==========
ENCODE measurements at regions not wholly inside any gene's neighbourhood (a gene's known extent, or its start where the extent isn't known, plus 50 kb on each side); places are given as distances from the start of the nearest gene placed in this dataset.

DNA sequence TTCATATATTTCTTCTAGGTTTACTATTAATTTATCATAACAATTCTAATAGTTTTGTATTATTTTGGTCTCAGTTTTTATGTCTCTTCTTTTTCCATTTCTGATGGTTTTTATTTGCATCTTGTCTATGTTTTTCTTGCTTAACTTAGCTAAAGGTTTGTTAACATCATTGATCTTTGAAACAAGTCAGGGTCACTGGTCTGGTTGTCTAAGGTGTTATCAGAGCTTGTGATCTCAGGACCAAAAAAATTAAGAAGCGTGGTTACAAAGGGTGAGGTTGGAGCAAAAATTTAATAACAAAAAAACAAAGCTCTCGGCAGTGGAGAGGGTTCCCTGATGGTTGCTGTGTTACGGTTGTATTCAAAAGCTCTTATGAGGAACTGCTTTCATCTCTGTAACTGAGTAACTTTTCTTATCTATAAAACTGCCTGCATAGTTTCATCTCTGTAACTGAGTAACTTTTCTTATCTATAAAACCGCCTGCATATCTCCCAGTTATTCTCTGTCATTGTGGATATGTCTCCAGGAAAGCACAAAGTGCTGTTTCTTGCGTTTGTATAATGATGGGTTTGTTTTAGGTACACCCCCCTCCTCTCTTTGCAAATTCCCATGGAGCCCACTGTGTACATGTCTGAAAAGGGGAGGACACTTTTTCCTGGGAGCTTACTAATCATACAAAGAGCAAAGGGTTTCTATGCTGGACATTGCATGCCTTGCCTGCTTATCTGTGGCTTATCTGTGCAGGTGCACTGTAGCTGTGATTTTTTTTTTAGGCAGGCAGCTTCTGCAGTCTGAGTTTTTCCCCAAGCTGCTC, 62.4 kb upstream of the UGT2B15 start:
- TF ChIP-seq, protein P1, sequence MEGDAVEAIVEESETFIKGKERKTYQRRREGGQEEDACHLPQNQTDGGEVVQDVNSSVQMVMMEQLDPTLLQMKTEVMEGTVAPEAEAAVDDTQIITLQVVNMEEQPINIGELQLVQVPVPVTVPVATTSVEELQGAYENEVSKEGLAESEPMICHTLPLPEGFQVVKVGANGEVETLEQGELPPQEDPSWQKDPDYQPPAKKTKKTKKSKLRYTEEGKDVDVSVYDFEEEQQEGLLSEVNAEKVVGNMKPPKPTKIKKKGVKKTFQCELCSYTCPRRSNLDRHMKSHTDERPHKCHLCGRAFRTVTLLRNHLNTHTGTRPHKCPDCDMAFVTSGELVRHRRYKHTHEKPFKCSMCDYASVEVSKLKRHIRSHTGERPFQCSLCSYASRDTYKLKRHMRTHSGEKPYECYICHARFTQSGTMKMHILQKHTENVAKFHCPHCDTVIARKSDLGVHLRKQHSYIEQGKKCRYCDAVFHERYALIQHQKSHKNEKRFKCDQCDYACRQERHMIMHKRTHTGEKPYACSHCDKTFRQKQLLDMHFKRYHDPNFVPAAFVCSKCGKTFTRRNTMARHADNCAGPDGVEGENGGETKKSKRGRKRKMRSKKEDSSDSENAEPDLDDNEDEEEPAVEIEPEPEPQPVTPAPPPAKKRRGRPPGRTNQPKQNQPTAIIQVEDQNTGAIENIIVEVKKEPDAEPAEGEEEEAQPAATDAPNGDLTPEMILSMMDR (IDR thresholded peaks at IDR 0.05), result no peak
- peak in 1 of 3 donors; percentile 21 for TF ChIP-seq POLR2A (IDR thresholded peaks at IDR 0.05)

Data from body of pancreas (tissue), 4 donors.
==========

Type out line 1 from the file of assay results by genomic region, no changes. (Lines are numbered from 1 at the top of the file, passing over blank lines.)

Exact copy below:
ENCODE measurements at regions not wholly inside any gene's neighbourhood (a gene's known extent, or its start where the extent isn't known, plus 50 kb on each side); places are given as distances from the start of the nearest gene placed in this dataset.